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VENTURES AFRICA- Microsoft has launched an online business platform, Biz4Afrika for South African SMEs, offering entrepreneurs access to a range of free products and services.
The hub (southafrica.biz4afrika.com), is a collaboration between Microsoft, Vodacom, the National Small Business Chamber (NSBC) and the Small Business Development Agency (SEDA). It is designed to assist SMEs in launching online businesses and is offered for free during the first year.
The platform also provides SME’s with business services in finance and insurance, accounting, legal, marketing, administration and technology, while connecting them with existing ecommerce marketplaces where they can sell their products.
Microsoft’s Chief Operating Officer (COO), Kevin Turner said the hub is a strategic component of the tech giant’s 4Afrika Initiative announced earlier this year, when the company revealed its vision to bring one million African SMEs online in the next 3 years.
According to Turner, Microsoft’s objective is to help more SMEs transition into, and benefit from modern IT in a bid to improve their overall competitiveness.
“Our commitments under the 4Afrika banner are focused on actively engaging in Africa’s economic development, and for SMEs, this means providing training on how to apply technology to their business and helping them understand how they can benefit from a broad range of available devices and services,” he said.
Presently, the service is only available in South Africa but will be launched in other African countries over time.
Last month, a research released by the Boston Consulting Group (BCG) showed a direct correlation between technology adoption and revenue gains. The research stipulated that in the last 3 years, SME’s that were early technology adopters created more jobs and grew revenues 15 percent faster than those with little or no technological capacity.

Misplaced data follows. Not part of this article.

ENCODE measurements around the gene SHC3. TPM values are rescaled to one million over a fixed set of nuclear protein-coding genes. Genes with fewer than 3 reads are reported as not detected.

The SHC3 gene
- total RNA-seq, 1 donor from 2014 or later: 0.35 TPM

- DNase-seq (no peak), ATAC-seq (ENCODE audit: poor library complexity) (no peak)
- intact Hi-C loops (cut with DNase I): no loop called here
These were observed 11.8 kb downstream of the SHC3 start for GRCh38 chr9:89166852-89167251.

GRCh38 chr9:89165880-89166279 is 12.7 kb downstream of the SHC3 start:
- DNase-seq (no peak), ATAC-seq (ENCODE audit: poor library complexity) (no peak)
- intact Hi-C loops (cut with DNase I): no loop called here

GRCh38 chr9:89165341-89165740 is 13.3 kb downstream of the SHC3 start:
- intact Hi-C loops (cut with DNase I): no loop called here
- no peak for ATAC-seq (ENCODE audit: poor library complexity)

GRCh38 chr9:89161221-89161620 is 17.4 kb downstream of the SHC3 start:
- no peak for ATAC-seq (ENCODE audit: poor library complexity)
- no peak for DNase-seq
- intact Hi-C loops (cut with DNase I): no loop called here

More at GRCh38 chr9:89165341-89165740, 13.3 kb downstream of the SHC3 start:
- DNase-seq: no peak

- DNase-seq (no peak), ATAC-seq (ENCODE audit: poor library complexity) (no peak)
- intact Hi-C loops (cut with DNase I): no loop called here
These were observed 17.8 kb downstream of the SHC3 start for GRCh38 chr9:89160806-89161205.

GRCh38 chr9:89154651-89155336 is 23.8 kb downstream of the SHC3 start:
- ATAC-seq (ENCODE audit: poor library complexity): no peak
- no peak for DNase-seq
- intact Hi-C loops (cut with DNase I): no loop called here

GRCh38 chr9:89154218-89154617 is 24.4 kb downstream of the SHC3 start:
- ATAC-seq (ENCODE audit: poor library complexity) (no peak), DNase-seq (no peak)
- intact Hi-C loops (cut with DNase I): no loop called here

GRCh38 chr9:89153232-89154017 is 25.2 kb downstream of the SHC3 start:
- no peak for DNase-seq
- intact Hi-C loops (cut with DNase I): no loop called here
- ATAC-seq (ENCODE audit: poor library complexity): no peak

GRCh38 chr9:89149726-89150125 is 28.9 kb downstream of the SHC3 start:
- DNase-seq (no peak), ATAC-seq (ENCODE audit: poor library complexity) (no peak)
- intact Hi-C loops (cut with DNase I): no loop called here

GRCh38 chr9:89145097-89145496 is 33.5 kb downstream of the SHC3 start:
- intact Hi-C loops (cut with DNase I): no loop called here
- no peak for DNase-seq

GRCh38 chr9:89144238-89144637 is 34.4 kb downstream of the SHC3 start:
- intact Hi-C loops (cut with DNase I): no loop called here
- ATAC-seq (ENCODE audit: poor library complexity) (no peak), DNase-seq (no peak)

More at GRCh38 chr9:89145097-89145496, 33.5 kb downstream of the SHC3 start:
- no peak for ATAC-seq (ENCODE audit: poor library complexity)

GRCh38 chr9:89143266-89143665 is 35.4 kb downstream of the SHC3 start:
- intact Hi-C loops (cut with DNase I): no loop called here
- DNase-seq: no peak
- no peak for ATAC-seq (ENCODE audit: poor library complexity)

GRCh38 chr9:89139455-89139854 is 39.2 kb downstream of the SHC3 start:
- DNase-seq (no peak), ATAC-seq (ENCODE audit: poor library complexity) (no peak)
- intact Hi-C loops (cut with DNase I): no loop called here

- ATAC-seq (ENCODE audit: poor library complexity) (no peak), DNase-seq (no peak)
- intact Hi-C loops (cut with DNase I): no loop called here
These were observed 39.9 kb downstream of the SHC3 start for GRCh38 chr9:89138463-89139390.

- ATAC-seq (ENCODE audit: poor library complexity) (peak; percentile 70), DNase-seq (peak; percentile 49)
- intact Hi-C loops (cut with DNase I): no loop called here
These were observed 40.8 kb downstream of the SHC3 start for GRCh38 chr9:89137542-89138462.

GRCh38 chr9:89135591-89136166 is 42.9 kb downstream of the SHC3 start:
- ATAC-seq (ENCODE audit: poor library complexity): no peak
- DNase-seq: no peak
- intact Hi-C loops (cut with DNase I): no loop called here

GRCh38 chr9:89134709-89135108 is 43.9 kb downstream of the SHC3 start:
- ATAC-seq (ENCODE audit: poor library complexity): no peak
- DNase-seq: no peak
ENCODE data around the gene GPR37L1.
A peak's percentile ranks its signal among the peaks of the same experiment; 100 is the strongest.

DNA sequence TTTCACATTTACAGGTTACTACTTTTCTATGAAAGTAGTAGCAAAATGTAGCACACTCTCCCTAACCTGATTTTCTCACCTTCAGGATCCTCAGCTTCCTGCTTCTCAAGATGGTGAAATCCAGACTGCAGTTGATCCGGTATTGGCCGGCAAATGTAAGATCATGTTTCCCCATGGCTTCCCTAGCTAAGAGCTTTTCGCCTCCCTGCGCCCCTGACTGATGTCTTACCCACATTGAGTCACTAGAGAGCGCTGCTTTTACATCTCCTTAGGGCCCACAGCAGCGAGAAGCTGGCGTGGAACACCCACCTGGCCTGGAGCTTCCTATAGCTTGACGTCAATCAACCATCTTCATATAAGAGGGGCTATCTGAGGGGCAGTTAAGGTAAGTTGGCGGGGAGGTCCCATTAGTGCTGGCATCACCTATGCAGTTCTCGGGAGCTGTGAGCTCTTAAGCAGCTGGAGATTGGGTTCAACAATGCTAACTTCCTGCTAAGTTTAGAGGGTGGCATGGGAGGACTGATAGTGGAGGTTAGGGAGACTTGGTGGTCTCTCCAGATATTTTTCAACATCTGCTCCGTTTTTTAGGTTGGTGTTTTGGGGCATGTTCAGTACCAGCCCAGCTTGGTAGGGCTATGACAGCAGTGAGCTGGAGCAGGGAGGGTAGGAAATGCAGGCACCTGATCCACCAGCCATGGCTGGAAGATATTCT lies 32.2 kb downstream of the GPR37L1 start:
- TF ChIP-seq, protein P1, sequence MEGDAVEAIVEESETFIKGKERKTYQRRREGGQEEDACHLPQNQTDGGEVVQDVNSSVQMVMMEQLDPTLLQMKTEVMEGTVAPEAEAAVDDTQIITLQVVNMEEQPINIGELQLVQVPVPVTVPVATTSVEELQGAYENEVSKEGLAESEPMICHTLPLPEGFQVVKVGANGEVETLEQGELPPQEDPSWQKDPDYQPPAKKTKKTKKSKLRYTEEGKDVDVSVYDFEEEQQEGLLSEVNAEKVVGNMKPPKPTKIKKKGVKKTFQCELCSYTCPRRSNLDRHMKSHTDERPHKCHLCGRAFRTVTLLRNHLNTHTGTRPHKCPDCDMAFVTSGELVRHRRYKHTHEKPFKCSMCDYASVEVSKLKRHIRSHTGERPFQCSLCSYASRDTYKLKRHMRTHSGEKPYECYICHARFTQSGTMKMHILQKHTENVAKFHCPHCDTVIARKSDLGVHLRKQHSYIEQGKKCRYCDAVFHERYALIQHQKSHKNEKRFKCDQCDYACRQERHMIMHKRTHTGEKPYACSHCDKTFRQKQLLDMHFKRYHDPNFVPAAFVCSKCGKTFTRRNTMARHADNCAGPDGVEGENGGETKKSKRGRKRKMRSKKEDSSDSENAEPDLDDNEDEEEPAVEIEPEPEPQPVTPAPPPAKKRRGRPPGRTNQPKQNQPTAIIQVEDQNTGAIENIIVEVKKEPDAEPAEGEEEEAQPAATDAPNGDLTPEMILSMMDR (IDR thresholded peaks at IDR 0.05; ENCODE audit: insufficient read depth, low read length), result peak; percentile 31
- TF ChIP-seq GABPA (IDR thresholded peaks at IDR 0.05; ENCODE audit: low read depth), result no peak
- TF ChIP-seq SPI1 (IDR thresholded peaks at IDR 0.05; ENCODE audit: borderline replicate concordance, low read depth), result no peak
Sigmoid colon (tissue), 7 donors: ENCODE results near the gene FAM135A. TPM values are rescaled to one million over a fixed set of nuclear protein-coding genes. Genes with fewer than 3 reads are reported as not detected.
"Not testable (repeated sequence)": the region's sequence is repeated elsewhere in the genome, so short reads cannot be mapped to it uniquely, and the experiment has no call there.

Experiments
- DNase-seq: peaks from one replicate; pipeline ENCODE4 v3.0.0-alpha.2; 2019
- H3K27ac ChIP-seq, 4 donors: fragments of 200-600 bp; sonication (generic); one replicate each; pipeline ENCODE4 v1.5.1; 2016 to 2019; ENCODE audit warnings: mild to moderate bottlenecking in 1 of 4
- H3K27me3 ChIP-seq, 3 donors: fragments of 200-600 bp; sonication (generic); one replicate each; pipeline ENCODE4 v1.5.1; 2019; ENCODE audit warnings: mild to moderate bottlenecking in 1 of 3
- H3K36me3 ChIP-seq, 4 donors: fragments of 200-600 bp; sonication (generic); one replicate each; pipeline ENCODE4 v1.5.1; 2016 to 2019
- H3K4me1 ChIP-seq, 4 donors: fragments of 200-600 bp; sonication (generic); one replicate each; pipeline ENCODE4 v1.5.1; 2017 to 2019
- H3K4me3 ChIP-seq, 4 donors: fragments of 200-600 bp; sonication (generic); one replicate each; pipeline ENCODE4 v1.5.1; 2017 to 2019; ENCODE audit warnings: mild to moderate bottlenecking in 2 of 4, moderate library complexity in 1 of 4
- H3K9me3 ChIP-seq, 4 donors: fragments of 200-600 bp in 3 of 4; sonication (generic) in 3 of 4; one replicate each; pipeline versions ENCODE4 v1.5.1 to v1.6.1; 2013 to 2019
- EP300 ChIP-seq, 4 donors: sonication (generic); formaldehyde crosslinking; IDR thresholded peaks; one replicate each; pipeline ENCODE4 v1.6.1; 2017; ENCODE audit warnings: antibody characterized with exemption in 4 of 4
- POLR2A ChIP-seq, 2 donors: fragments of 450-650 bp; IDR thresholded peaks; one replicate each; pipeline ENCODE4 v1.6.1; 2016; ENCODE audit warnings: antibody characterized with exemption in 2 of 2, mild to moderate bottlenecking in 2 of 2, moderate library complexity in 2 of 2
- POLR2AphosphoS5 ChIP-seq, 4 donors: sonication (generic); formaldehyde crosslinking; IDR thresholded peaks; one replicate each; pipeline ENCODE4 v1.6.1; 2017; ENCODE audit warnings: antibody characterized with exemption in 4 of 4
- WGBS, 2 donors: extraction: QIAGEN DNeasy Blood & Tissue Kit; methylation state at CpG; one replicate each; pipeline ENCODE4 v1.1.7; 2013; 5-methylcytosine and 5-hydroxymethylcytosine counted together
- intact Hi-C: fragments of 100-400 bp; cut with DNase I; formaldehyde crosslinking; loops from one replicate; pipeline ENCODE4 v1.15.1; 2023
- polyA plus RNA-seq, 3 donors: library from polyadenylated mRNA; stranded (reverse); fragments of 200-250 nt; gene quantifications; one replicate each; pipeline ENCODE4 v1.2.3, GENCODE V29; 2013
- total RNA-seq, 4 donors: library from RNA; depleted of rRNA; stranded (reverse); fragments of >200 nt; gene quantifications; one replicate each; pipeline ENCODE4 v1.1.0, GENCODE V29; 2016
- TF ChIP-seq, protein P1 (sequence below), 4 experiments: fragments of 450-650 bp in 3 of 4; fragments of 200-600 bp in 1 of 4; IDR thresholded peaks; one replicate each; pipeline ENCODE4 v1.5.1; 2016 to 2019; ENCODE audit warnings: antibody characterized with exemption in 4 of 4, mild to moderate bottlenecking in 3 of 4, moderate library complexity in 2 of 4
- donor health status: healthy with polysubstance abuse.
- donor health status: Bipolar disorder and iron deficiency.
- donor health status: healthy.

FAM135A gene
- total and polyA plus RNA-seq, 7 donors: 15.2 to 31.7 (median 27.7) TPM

The report further explained that high-performing SMEs stayed ahead of mainstream IT adoption, riding new waves of advancement to improve productivity, connection with new customers and markets, and competing with bigger players.
Microsoft South Africa’s MD, Mteto Nyati said the research underlined the company’s belief that the best way of addressing unemployment in Africa was by creating small businesses.
“If we can help small companies to succeed in the first three-five years of their lives, we will help grow job creation and economic development significantly,” Nyati said.
“By doing this, we’re supporting government’s national priorities of creating jobs, growing skills and giving people meaningful work, while investing in local communities to help remove some of the systematic barriers that hold SMEs back.”
Speaking at the project launch, Primedia Broadcasting Head of Communications, and Head of Crime Line, Yusuf Abramjee, noted that “a lot” hinges on getting South Africa’s entrepreneurial culture right.
According to him, “South Africa is a society of extremes. A glittering modern consumer culture sits alongside a society mired in dire poverty. South Africa’s unemployment rate, at 25 percent of the workforce, is one of the worst in the world.
“There is growing recognition that the job creation outcomes of economic development are not solely about putting unemployed people to work for a wage, as important as that is, but about offering those presently excluded a stake in society.”
In ensuring sustainability of the project, Nyati said Microsoft will place one IT intern in each of SEDA’s 43 centres across the country, where they will receive on-the-job-training on technology and other SME-related issues to become fully-fledged SME businesses and technology consultants to needy communities.